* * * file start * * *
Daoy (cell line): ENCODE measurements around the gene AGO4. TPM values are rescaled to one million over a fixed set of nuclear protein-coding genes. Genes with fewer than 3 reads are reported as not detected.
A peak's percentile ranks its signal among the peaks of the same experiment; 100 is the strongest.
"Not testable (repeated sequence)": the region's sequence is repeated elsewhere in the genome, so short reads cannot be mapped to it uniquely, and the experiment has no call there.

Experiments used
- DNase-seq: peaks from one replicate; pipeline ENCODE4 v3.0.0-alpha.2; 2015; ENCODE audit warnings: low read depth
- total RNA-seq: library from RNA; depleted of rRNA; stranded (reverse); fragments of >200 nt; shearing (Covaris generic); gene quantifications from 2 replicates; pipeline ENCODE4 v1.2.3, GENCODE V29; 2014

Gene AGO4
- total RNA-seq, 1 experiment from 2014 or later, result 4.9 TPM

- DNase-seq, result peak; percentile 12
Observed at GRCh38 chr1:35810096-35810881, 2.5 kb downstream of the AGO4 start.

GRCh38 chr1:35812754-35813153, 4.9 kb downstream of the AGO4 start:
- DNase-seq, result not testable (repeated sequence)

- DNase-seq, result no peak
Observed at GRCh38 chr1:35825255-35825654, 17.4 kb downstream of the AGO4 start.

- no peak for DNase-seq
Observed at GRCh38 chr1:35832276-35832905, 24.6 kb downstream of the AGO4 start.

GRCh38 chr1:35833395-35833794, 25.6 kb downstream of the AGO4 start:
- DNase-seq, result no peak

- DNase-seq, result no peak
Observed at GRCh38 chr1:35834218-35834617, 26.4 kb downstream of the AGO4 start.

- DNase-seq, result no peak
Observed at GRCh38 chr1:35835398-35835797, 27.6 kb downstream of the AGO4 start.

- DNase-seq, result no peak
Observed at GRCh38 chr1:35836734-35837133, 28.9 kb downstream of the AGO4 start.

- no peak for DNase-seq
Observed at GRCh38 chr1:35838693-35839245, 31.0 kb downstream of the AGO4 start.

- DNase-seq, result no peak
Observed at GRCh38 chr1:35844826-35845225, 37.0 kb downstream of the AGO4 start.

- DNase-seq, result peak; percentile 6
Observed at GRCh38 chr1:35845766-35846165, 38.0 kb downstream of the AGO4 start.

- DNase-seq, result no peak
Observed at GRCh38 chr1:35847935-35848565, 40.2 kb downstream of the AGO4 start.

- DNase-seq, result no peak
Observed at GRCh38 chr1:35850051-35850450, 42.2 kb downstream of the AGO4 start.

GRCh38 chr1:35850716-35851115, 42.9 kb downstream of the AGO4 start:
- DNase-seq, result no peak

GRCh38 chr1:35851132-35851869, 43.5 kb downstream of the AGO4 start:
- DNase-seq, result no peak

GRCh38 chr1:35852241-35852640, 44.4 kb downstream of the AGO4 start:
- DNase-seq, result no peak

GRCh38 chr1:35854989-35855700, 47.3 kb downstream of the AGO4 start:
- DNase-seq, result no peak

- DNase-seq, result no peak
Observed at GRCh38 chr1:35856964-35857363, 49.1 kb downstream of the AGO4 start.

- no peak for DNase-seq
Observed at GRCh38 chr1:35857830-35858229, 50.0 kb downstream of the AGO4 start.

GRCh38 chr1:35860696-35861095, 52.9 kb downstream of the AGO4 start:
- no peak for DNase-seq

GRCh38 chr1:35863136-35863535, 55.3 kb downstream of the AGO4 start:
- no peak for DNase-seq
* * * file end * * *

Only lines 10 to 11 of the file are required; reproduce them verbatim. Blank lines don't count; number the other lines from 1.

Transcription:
Observed at GRCh38 chr1:35810096-35810881, 2.5 kb downstream of the AGO4 start.

GRCh38 chr1:35812754-35813153, 4.9 kb downstream of the AGO4 start: